HomeThe trip (June-July 2005)

2nd letter, from Hyderabad (5 July 2005)

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It's Monday morning, and we're supposed to make pancakes for the masses. On Saturday we left Bangalore in the van (plus driver) rented for a 3-4 day visit to Hyderabad to see Meher's sister Kausar and her family, as well as other members of the khandan (=clan, say, but in a very every day sort of usage meaning, equivalently, simply the extended family), an uncle and his family, and whatever country cousins have turned up here for the occasion. Using e-mail, we decided before leaving Toronto that for this trip to Hyderabad not only would we not fly, but also that we would go by road rather than by train, since national hwy 7 is now a good road and the 550km can be driven in a day, with a lot more to see than from the train (the way we made the trip in December 1997).

 

According to Azeem, "the wheels will be rolling..." by 0700h Saturday morning and anyone not ready will be left behind! Well, in solidarity with Munni and the other women who would be up by 0400h getting things ready, Meher insisted that we be up by then as well so as to be able to finish our ablutions in Rafi's flat and then head over to Munni's to help out there. By 0600h all 4 of us were up and waiting for Rafi to get ready, so Meher and I decided to take a bunch of our bags (clothes, bedding, presents) and precede the boys and Rafi. In the dark it wasn't quite so easy to find an autorickshaw willing to take us across town to Munni's place, but before long we did. By this time both of us had learned the route that keeps the fare down to something reasonable, like $1.25, as against letting the driver go some roundabout route and make the fare half again as much. Fortunately before we left Rafi warned us that up until about 0600h the fare really is 150%, so that didn't take us by surprise.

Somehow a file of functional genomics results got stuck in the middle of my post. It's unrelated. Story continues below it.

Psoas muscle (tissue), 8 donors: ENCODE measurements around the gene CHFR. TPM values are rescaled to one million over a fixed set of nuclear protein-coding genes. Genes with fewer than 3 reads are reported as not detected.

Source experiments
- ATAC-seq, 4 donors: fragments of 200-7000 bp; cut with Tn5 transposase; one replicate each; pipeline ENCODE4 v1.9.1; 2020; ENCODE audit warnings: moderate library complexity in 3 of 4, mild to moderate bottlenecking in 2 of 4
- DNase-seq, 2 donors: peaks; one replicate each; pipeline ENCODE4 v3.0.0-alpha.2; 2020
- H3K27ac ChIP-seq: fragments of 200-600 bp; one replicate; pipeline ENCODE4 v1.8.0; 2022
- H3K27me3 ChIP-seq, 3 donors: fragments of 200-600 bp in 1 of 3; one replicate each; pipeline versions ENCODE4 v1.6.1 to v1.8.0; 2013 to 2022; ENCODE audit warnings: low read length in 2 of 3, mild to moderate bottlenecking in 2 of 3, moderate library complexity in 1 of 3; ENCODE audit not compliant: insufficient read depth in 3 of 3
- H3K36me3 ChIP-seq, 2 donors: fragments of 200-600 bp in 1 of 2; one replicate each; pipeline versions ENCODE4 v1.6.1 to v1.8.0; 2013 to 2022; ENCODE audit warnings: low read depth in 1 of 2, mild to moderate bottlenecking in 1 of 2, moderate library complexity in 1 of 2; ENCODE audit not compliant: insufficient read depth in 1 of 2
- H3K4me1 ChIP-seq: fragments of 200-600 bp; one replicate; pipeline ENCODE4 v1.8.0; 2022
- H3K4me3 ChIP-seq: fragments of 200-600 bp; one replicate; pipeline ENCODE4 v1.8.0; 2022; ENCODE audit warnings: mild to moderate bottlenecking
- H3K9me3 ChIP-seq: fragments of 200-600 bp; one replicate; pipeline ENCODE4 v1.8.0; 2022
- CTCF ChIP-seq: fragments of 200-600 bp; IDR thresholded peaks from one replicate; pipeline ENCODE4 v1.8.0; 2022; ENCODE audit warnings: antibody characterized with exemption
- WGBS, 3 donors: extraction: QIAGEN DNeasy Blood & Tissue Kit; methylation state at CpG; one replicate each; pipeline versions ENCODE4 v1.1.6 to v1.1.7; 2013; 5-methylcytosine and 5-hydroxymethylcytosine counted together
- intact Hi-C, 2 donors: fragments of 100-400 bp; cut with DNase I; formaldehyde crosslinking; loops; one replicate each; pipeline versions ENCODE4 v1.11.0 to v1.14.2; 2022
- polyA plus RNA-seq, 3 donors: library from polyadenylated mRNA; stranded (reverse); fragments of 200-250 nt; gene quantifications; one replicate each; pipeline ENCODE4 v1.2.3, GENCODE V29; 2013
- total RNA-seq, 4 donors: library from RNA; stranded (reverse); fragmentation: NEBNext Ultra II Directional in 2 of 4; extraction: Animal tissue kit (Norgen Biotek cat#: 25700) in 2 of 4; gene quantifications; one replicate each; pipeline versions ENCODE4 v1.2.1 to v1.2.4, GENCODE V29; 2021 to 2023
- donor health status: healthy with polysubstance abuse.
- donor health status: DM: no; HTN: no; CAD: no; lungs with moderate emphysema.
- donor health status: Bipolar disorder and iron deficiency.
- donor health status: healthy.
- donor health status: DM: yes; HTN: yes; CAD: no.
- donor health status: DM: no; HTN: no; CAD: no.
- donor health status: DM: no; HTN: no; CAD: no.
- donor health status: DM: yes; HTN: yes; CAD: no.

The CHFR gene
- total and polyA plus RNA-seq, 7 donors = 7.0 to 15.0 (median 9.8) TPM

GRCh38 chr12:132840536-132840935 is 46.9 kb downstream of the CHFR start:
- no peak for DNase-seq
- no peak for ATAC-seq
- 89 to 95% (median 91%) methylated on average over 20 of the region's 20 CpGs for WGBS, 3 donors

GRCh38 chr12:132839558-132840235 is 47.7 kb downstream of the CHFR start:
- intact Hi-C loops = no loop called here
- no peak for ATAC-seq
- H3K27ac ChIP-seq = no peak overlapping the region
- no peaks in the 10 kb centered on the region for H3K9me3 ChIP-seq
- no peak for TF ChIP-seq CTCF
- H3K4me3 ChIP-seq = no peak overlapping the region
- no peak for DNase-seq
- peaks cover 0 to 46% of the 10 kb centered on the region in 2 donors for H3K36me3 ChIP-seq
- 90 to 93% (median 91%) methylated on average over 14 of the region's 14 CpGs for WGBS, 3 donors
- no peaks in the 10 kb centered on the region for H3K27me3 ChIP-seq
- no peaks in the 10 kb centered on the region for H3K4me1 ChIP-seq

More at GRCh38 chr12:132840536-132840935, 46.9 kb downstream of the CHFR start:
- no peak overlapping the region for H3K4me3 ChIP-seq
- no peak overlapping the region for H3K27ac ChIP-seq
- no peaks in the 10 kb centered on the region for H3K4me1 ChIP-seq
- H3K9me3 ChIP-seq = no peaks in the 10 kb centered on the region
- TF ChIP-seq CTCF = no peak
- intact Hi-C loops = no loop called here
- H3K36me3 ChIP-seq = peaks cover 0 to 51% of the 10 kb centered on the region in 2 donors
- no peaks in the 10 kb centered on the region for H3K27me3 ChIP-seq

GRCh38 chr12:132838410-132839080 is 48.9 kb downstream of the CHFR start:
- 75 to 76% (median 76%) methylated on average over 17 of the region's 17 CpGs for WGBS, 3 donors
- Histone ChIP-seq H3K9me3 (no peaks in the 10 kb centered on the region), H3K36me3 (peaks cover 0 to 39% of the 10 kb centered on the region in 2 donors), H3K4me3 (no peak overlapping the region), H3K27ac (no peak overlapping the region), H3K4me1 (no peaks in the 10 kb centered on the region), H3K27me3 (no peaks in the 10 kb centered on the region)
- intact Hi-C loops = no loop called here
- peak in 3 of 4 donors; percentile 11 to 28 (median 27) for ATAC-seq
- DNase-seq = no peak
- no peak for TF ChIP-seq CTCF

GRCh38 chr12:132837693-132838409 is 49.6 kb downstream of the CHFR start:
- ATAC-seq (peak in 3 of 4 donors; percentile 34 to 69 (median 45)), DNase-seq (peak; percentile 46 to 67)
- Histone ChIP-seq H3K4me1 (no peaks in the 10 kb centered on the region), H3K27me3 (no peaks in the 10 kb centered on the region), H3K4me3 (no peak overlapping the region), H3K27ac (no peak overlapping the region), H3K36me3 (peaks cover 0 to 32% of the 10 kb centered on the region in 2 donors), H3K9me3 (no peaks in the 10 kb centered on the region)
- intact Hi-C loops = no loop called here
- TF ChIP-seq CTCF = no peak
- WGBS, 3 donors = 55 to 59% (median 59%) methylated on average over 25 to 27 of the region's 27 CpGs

[Meher: I really thought that getting up at 5 AM was a reasonable thing to do in order to allow time for the obligate bathers to ablute and get on the road. Apparently, I was completely wrong in suggesting that we wake up at 5 AM. So, Rafi, Adam, and JS resisted getting out of bed while Tim and I woke up and got ready by 6 AM. Quite simply, I was disgusted by all the incredulous jokes about being ready at such an ungodly hour. So, Tim and I decided to walk out (partly realising my dream about walking out on family) into the dark and hire an autorickshaw to go to Azeem's. In recounting this abrupt departure, Rafi, Adam, and JS would roll on the floor laughing and relishing the scene of two figures with their kit and kaboodle walking into the dark, damp early morning, standing on the sidewalk and flagging down autos when they obviously could have waited to be driven by Rafi when everyone was good and ready. In actual fact, the joke was on the three young men.]